The fact that the government was fully aware of critical shortages of ATGMs and launchers in the Army can be gauged from the fact that the Acceptance of Necessity (AoN) to procure these items was accorded by the MoD in 2009 – some eight years ago. In November 2017, India scrapped the Rs 3,200 cr deal with Israel for 8,356 medium-range Spike ATGMs, 321 launchers and 15 simulators, and asked the Defence Research & Development Organization (DRDO) to indigenously develop and produce a Man-Portable Anti-Tank Guided Missile (MPATGM). The Spike deal for 8,000 missiles, 300 plus launchers and technology transfer with requisite ToT had been cleared by the Defence Acquisition Council (DAC) in 2014 after extensive trials by the Indian Army. Price negotiations with Rafael Advanced Defence Systems were completed in 2016 and deliveries were expected to be completed 48-60 months thereafter. Rafael had even entered into a joint venture with Kalyani group to produce missiles in India and with the first facility opened in Hyderabad, would have been able to deliver 200 missiles in a month.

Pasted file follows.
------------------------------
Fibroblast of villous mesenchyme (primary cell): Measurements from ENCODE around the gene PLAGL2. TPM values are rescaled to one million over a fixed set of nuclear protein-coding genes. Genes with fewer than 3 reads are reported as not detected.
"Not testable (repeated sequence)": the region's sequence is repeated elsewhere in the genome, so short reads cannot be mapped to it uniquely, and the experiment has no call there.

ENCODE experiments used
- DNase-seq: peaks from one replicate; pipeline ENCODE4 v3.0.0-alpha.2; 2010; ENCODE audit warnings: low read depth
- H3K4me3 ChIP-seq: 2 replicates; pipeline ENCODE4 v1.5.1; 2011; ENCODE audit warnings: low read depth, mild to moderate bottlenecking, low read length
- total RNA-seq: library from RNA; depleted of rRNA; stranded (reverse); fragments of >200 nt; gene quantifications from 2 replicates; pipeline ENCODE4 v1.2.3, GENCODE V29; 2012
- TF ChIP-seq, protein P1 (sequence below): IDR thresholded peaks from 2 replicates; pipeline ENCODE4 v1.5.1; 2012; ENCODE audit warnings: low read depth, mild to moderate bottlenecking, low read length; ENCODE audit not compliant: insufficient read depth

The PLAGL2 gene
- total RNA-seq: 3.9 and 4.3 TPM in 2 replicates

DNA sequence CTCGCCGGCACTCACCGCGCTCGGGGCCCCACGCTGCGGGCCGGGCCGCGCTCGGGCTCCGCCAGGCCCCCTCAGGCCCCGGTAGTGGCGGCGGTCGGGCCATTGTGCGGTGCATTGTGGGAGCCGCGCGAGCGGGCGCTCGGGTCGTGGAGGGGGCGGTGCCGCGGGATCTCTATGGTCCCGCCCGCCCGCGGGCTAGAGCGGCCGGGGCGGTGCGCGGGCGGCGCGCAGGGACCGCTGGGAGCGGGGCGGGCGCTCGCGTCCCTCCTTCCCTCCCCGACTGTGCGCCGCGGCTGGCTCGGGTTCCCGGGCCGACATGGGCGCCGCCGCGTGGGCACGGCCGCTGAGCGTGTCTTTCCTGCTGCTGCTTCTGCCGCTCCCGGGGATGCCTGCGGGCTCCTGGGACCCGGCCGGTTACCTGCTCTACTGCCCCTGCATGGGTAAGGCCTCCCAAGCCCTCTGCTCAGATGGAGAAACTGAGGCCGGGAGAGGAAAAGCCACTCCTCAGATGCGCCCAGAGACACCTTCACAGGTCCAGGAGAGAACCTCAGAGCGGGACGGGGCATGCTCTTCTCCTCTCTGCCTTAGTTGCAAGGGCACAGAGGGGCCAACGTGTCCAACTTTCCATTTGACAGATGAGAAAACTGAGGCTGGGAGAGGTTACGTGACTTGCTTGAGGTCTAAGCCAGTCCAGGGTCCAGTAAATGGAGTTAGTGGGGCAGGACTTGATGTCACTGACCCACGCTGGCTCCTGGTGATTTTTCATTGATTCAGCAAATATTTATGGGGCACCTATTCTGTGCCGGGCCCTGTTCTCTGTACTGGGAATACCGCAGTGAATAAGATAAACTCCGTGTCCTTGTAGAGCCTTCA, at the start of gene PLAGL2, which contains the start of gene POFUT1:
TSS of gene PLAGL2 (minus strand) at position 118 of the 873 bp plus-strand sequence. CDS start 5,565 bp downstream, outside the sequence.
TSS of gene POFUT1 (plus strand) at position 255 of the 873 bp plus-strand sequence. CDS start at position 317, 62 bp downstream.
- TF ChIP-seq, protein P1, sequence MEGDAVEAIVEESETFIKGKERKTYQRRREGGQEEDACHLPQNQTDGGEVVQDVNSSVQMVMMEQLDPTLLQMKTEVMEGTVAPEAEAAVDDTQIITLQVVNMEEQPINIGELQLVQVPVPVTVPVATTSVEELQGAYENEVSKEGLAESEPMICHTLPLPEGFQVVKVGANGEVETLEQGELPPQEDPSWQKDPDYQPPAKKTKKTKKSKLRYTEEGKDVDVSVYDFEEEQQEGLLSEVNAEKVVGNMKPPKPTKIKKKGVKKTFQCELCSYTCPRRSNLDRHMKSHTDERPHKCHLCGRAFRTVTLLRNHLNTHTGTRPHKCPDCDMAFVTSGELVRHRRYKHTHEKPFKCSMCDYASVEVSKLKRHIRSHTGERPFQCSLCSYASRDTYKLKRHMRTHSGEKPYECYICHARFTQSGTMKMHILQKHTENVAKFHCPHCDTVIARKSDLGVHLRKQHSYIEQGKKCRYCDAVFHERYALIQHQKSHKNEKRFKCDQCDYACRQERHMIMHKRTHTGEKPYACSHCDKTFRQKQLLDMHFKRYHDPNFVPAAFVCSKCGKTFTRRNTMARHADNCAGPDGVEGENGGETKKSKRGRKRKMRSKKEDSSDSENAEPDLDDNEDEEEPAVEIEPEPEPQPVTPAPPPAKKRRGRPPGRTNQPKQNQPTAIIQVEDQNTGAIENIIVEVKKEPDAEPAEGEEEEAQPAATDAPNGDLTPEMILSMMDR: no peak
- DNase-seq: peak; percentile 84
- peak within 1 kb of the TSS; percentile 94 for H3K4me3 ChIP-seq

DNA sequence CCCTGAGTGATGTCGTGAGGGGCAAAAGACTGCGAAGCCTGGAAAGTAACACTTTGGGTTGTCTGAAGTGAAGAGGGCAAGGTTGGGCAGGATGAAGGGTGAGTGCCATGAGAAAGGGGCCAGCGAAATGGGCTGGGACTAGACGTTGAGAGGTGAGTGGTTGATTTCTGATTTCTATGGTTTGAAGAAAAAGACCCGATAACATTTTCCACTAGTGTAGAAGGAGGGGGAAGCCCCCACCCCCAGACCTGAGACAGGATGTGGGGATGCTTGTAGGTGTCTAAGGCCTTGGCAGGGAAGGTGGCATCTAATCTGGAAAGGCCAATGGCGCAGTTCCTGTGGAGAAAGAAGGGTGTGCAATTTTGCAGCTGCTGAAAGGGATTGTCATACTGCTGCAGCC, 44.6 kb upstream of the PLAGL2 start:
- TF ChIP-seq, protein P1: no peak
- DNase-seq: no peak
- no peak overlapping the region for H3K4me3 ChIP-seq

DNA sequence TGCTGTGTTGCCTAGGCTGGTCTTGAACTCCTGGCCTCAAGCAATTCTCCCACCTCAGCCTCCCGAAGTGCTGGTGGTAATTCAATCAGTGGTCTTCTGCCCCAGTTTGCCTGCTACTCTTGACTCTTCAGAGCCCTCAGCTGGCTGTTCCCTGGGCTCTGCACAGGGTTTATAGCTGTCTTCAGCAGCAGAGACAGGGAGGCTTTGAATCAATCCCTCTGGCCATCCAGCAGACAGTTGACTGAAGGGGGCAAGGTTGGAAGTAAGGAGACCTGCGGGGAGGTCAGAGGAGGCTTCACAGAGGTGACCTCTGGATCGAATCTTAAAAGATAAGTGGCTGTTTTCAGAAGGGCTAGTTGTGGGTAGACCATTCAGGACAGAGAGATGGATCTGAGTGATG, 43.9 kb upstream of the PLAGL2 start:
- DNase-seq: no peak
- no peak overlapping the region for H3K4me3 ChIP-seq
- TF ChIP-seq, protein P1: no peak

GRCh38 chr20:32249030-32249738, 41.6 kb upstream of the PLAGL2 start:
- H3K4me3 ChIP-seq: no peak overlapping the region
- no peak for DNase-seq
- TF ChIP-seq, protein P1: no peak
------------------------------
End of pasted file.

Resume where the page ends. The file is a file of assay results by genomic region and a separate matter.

What went behind closed doors is not known but it was ridiculous to task the DRDO to develop an ATGM, in 2017 and not in 2009 when government accorded the AoN. It was doubly stupid knowing that DRDO would take few years before a requisite alternative – surely MoD did not expect the Army to pelt stones at enemy tanks and arnoured vehicles in the interim? The responsibility of this faux pas cannot be blamed on the bureaucracy alone, but must be accepted by the Defence Minister also notwithstanding the fact that the hawkish Finance Minister has not relegated any decision above Rs 100 cr to the former. Even the announcement of cancellation of the Spike deal with Israel just before the visit of Israeli Prime Minister Benjamin Netanyahu should have been considered a diplomatic embarrassment, with completion of successful Army trials way back in 2014, DAC clearance given same year and price negotiations completed in 2016. Mercifully, during his recent visit to India, Prime Minister Netanyahu told Israeli media that the deal for Spike Anti-Tank Guided Missile (ATGM) with Israel that India had scrapped in November 2017 has been revived. This was reported in Israeli media quoting PM Netanyahu after he had met Prime Minister Narendra Modi. Wonder if realization dawned on Indians or PM Netanyahu had to drop a hint that if this is the manner in which deals are handled then Israeli cooperation too should be expected on reciprocal basis.